Time Value of Money Concepts Copyright © 2002-2008 by David R. Frick & Co., CPA
 Understanding Continuous Compounding

One of the examples in the Miracle of Compounding page used a formula to compute the future value of a single sum using continuous compounding.

The formula looked like this: This formula certainly doesn't look like a TVOM formula. Where did it come from? And why doesn't it look like a 'regular' TVOM formula?

The math purist (and the anal retentive) will be comforted to know that the formula for continuous compounding can be derived directly from the original TVOM formula.

First we start with our original formula for the future value of a single sum: It is important to understand that n, the number of compounding periods, is actually a product of two numbers: the number of years (Y) and the number of compounding periods per year (m). Thus, for a two year term with monthly compounding, n is equal to 24 (2 x 12). So we can redefine n as: Now we can make the original formula more precise: Note that I have divided i by m. This is because by convention i is given as an annual interest rate. If the compounding period is something other than annual, as it usually is, then i must be converted to the period it is being applied. E.g., for monthly compounding i would be divided by 12.

Now solely for the sake of making the formula easier to work with, I introduce a new term I call x: Working x into the previous formula, we have: Now that the equation is properly prepared, we can get to the real work.

Our objective is to derive a formula for continuous compounding. In other words, we want the compounding interval to be very small, less than minutes, less than seconds; we want it to be infinitesimal.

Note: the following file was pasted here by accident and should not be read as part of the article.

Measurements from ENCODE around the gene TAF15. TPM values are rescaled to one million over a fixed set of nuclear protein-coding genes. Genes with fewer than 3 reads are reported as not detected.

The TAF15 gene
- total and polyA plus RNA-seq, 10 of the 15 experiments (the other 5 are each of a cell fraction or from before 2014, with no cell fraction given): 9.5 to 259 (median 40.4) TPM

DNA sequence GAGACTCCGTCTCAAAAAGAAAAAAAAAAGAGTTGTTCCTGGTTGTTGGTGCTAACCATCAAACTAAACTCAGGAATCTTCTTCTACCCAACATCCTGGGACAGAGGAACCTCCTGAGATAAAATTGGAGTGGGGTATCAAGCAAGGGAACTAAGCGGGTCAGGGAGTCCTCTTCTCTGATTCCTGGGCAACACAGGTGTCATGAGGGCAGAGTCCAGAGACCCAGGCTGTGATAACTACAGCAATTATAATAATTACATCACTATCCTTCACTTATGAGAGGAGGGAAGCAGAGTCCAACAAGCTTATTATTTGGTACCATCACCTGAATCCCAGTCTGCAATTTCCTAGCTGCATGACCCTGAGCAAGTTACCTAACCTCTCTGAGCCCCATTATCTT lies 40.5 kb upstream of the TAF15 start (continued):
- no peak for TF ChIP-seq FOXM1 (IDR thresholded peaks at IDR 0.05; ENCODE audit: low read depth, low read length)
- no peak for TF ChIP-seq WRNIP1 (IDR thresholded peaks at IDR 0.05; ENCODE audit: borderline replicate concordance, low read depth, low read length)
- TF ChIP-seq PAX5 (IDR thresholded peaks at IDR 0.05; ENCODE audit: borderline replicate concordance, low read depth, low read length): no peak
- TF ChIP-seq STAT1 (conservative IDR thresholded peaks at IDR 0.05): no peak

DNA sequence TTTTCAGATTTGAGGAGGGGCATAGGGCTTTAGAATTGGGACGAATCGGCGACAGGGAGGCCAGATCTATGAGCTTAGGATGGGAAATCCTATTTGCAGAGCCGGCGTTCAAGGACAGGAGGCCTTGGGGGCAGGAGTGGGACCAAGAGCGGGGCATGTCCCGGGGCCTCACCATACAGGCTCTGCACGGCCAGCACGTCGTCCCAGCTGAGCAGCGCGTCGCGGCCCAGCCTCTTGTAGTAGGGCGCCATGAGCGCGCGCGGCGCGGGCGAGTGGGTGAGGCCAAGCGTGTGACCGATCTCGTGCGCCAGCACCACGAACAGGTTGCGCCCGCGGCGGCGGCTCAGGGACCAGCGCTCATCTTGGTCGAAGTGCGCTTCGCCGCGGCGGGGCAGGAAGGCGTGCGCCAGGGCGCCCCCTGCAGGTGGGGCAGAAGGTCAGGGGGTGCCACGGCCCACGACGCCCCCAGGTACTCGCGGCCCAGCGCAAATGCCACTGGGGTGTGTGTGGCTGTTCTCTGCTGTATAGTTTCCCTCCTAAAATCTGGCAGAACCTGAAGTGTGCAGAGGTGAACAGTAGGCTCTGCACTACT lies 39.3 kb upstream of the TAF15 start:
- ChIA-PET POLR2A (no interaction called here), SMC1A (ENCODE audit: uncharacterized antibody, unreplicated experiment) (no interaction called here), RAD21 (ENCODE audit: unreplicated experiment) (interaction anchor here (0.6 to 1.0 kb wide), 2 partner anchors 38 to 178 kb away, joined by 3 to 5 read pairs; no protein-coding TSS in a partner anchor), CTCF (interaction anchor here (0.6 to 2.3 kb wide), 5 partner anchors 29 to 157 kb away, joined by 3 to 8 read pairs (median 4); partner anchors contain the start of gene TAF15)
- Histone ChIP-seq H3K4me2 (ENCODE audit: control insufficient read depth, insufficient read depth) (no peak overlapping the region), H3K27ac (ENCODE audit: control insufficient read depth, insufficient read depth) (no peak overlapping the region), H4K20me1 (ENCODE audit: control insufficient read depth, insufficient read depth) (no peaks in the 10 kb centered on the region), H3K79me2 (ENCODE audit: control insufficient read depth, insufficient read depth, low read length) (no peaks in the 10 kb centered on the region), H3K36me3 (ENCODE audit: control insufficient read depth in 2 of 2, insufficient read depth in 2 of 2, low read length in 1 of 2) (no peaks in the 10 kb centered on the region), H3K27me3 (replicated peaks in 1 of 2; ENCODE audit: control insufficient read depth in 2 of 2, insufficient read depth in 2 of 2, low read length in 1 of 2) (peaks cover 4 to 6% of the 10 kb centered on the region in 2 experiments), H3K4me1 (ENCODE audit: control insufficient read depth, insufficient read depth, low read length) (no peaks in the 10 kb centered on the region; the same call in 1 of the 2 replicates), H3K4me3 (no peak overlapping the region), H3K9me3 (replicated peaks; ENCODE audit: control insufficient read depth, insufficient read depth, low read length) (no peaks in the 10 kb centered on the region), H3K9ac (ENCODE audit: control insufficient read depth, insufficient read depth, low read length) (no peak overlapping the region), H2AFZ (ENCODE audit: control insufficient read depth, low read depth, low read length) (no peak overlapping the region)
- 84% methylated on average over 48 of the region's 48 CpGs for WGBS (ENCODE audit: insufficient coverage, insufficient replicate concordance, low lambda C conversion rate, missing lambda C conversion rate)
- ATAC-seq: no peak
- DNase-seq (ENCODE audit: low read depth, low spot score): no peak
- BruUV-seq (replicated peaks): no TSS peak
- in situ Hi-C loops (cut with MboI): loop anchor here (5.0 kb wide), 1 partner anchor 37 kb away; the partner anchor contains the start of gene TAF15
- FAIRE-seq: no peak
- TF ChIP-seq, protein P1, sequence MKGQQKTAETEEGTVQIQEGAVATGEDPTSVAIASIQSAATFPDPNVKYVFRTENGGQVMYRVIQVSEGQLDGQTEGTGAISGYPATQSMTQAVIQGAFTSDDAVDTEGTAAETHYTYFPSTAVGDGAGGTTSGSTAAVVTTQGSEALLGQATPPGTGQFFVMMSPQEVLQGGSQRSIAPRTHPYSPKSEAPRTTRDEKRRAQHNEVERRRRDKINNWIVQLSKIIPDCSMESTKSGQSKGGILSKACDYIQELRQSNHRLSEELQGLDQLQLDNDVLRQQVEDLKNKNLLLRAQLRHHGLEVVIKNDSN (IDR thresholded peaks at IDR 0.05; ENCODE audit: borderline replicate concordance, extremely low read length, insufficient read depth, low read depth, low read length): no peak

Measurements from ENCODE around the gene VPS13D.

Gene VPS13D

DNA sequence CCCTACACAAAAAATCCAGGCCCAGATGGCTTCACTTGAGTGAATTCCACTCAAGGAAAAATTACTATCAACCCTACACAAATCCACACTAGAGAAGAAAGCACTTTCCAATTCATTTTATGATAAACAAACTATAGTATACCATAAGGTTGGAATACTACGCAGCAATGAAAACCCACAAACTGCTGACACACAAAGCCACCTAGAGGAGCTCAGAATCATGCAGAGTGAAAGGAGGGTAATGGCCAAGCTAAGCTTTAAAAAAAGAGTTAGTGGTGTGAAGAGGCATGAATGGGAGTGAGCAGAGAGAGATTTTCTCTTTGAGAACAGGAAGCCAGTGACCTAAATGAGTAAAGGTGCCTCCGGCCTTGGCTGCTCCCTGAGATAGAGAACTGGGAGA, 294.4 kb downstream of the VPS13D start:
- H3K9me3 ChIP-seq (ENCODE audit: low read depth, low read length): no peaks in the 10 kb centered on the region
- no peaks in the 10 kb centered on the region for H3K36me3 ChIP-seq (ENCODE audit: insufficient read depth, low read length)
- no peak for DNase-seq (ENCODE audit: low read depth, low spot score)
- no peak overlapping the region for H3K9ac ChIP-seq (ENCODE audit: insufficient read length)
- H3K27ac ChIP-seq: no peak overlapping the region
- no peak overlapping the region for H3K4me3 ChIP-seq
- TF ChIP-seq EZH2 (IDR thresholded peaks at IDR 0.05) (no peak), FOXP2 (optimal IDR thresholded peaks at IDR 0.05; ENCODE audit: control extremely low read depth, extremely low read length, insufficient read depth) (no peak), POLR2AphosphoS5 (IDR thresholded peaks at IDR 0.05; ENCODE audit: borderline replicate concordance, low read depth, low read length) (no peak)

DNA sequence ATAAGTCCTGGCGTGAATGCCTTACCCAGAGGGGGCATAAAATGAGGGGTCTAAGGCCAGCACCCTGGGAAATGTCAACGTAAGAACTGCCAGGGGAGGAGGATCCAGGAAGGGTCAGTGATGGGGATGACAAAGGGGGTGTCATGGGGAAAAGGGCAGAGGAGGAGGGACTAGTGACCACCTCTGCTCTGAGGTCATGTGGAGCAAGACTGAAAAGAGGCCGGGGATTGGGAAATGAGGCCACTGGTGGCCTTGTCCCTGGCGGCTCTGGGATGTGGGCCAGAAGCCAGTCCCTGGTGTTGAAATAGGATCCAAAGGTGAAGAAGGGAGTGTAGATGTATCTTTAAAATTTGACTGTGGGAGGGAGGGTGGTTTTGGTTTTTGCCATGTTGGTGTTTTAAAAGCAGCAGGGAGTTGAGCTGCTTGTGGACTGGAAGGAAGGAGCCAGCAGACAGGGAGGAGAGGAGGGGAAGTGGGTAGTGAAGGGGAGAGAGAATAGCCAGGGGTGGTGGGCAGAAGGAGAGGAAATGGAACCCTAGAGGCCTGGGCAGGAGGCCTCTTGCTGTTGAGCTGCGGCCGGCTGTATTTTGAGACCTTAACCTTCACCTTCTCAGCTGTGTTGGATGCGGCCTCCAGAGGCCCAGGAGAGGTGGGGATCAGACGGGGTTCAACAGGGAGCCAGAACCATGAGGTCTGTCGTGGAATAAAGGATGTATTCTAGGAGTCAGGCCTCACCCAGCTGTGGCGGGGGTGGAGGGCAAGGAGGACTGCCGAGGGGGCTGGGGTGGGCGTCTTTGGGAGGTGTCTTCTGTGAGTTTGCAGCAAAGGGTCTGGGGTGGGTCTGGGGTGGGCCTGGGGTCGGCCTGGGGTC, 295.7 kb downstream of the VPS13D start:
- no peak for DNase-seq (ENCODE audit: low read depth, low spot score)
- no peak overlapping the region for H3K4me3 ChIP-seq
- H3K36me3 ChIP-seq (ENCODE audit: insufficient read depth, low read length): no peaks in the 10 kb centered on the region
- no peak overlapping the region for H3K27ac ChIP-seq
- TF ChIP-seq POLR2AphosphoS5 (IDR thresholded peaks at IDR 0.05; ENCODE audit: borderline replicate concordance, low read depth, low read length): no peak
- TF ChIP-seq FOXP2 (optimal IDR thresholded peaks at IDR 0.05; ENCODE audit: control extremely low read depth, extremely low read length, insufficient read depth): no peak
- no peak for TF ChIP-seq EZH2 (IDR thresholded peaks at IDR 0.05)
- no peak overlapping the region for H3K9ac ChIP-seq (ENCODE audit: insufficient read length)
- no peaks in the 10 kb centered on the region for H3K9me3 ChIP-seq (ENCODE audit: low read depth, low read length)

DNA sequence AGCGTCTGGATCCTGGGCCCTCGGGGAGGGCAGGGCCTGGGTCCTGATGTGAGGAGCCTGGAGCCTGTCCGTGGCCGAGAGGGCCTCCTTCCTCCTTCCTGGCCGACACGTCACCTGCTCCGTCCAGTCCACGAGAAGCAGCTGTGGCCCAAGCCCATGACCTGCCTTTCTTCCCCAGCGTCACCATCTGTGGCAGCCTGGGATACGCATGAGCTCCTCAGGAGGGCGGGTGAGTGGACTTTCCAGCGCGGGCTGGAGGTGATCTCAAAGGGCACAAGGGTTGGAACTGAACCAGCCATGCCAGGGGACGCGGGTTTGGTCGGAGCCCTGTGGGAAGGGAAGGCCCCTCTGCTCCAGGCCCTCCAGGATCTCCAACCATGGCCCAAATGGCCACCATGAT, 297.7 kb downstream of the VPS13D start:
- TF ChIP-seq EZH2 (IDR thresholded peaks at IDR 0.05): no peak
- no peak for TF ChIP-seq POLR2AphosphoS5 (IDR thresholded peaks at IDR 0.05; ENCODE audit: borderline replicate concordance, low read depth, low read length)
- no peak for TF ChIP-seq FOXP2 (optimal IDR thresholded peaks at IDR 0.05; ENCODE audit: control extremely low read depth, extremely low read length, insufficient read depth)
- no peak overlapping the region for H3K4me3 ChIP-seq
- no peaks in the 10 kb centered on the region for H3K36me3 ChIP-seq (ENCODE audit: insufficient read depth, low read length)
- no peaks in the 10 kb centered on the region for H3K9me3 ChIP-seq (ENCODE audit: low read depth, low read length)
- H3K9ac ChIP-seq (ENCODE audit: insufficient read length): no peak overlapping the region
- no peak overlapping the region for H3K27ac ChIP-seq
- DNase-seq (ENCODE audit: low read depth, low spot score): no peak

As shown above, a small compounding period is related to a large m (m being the number of 'slices' the year is divided into). Thus to make the compounding period continuous, we need to evaluate the formula when m is very big. Or, to be more specific, when m is infinite.

Since we set up x as a proxy for m, we can now re-write our formula as: The key to the solution is the term in brackets, the limit of which converges to a single value: 2.71828. This is the familiar exponential constant e, the base of natural logarithms. (In fact, this intimate relationship between continuous compounding and e is the reason why natural logarithms are so popular!)

So now we have: Now if the PV is 100 and the interest rate is 8% over a single year (Y = 1), then the solution becomes: The continuous compounding factor can be used with any of the TVOM formulas. In fact, a more generic way to refer to continuous compounding may be in terms of the familiar 'discount factor:' Since continuous compounding is the greatest frequency of compounding possible, we can calculate the maximum effective rate (imax) for a given nominal annual rate of interest (i) as: Thus, for a nominal annual rate of 12%, the maximum effective rate is 12.75% calculated as shown: There. The mystery of continuous compounding is no more. Copyright © 2002-2008 by David R. Frick & Co., CPA